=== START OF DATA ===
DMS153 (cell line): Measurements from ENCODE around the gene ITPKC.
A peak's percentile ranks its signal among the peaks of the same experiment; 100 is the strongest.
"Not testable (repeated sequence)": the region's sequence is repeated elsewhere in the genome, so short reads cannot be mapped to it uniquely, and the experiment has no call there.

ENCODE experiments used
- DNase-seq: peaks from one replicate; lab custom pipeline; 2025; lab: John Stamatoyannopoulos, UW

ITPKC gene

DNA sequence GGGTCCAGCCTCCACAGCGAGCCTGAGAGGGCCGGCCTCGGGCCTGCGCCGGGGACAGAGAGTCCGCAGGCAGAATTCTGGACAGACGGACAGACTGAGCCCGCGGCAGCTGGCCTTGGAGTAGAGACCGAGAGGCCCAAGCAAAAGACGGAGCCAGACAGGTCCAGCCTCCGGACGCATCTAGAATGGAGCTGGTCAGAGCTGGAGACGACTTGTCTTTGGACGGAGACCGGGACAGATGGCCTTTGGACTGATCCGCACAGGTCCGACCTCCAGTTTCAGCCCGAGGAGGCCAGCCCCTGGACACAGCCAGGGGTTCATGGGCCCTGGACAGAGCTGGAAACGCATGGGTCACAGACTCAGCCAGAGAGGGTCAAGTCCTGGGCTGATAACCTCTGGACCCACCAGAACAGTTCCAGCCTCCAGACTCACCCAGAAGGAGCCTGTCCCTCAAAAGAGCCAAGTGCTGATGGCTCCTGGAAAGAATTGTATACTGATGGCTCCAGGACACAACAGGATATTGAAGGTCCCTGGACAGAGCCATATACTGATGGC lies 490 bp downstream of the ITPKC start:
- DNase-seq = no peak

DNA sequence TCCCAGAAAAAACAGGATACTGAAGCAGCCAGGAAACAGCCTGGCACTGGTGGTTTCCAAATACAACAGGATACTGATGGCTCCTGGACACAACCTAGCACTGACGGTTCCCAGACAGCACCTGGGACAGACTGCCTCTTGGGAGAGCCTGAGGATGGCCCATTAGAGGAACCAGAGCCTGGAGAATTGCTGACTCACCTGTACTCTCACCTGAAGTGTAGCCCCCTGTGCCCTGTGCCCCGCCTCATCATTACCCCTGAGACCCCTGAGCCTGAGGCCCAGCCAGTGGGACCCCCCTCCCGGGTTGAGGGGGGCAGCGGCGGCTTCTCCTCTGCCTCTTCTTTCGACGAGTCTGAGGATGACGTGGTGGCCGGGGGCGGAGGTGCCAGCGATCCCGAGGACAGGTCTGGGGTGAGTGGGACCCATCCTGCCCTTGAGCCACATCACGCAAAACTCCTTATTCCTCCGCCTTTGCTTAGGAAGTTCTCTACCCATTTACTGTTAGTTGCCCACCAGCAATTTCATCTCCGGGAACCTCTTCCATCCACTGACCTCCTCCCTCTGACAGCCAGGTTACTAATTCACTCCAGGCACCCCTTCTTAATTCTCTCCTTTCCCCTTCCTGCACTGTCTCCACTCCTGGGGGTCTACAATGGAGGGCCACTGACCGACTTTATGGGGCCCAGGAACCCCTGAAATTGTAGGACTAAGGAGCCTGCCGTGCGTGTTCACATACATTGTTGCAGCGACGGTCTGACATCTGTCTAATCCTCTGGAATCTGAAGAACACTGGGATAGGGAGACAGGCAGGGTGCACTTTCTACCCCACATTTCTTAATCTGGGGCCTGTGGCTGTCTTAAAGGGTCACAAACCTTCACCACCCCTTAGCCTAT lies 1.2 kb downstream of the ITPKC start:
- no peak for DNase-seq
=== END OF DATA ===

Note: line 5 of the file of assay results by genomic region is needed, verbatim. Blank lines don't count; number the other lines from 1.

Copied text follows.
- DNase-seq: peaks from one replicate; lab custom pipeline; 2025; lab: John Stamatoyannopoulos, UW